In his most recent State of the Union address, President Obama made this bold declaration:
“Let’s declare that in the wealthiest nation on Earth, no one who works full-time should have to live in poverty, and raise the federal minimum wage to $9.00 an hour. This single step would raise the incomes of millions of working families.”
A wonderful thought, to be sure. But would this single step actually raise the incomes of millions of working families? Historically, however, minimum wage laws and unions have actually hurt the black community.
Did you know that there was a time in our country, after the Civil War, when white unemployment was higher than black unemployment? It seems almost unfathomable now, but that was the case in the early decades of the 20th Century. This was intentionally changed after Congress enacted the first federal minimum wage law: the Davis-Bacon Act of 1931.
As most of us remember from history class, the 1930s saw a plethora of public works projects introduced to combat the unemployment associated with the Great Depression. (Whether or not this worked is a topic for another day.) But during that time, many impoverished blacks left sharecropping to come north in search of such jobs. The Davis-Bacon Act was created specifically and explicitly to prevent blacks from “taking” these jobs from local white workers.
Congressman Robert Bacon of New York began crafting various pieces of legislation to discriminate against black workers when a black construction crew from Alabama was brought to his state to build a hospital for veterans in 1927. Because most blacks lived in the South, any laws restricting the use of migrant labor discriminated against them. Since blacks were not admitted to trade unions, any law that favored union labor automatically excluded blacks. Bacon submitted 13 such bills over the next four years, culminating in the Davis-Bacon Act.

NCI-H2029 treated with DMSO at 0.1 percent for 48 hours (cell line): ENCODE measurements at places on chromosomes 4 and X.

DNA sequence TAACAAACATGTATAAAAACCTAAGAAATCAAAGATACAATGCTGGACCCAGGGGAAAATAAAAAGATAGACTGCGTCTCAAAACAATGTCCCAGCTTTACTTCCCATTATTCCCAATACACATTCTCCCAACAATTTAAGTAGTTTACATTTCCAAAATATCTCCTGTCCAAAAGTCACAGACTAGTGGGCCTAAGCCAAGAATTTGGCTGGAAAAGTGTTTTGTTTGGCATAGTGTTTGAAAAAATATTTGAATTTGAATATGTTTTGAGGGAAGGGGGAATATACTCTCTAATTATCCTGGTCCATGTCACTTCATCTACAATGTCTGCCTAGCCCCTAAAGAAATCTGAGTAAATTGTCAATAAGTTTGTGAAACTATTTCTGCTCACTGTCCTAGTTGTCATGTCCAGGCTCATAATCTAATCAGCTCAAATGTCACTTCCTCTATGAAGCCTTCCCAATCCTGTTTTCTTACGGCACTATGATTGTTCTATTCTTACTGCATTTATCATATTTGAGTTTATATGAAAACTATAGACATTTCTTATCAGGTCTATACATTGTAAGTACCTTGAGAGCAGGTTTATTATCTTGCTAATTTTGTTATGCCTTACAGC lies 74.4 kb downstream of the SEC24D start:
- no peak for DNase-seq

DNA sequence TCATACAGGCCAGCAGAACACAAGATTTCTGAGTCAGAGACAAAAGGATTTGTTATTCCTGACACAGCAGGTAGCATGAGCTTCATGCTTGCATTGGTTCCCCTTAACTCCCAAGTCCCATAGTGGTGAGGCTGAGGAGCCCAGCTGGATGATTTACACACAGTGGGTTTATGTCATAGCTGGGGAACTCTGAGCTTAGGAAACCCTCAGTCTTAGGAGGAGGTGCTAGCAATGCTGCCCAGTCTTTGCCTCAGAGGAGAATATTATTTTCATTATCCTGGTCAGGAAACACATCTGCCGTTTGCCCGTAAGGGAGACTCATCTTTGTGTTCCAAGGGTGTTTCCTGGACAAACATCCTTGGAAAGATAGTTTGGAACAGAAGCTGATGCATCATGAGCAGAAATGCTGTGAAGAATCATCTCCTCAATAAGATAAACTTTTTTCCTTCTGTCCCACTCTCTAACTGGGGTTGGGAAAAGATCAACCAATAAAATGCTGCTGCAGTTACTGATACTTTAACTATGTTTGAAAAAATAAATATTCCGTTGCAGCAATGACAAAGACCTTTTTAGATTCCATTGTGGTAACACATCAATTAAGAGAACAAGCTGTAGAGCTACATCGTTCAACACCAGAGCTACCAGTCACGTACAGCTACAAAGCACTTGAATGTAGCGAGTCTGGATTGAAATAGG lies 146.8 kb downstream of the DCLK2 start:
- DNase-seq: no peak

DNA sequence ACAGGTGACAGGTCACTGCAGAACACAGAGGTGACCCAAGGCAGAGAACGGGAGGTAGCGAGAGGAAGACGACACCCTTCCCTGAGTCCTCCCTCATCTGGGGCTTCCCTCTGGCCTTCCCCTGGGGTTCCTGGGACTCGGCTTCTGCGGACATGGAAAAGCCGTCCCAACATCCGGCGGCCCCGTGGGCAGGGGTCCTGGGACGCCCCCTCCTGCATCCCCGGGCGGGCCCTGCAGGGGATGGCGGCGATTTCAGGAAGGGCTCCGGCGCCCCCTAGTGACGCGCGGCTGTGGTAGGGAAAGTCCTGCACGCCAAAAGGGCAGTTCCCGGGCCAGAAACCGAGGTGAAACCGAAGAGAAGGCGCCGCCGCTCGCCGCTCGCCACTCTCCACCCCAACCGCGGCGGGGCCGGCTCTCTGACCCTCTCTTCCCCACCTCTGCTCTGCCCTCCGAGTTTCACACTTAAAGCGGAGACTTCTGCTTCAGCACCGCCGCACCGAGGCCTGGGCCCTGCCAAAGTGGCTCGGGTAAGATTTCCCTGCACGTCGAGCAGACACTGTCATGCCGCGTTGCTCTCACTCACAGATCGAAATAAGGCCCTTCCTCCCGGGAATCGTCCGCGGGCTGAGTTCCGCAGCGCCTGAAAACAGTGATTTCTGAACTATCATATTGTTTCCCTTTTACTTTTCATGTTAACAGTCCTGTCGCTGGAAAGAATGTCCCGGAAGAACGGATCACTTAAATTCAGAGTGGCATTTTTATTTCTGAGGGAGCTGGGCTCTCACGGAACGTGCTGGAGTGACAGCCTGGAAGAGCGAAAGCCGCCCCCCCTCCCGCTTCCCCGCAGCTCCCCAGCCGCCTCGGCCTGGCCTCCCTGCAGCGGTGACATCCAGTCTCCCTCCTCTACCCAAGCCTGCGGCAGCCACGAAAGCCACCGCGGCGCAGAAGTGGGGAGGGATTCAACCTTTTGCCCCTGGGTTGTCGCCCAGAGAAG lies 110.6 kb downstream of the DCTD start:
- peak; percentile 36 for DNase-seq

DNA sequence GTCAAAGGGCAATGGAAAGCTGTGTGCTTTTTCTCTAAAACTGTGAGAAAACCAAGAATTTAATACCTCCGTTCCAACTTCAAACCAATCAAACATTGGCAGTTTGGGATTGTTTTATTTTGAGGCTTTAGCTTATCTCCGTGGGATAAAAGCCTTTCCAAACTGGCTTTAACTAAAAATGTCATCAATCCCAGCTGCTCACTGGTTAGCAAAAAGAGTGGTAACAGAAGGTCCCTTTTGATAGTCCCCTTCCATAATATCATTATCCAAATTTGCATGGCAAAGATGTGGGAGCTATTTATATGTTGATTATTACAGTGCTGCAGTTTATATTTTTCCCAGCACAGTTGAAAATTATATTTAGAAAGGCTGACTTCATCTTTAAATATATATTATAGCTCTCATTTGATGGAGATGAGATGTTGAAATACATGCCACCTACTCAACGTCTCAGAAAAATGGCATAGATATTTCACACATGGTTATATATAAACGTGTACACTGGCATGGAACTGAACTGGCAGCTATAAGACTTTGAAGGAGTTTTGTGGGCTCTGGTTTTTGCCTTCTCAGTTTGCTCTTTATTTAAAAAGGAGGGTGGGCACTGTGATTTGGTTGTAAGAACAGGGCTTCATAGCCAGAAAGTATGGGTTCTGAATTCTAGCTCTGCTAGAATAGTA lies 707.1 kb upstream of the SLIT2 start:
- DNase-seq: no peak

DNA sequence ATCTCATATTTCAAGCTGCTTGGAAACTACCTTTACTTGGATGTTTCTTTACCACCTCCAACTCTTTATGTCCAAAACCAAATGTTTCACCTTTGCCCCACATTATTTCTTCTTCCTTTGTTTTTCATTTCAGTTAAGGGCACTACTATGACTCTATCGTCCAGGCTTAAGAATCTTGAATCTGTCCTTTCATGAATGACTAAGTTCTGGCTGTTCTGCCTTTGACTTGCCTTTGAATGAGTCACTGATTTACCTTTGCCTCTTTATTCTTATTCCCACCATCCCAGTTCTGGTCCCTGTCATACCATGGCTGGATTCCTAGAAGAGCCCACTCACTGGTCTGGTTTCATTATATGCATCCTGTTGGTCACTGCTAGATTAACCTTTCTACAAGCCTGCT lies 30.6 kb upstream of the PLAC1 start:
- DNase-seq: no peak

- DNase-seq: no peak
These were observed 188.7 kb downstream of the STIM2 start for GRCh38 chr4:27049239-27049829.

Davis-Bacon mandated that federal contracts must pay their workers the “prevailing wage.” As innocent as this might sound, records of the debate over the bill reveal that everyone understood that the “prevailing wage” meant the union wage, and that this meant there would be no blacks working on federal projects. In fact, when testifying before the Senate in favor of Davis-Bacon, AFL union president William Green complained, “Colored labor is being brought in to demoralize wage rates.”
Bishop Harry Jackson is chairman of the High Impact Leadership Coalition and senior pastor of Hope Christian Church in Beltsville, MD, and co-authored, Personal Faith, Public Policy [FrontLine; March 2008] with Tony Perkins, president of the Family Research Council.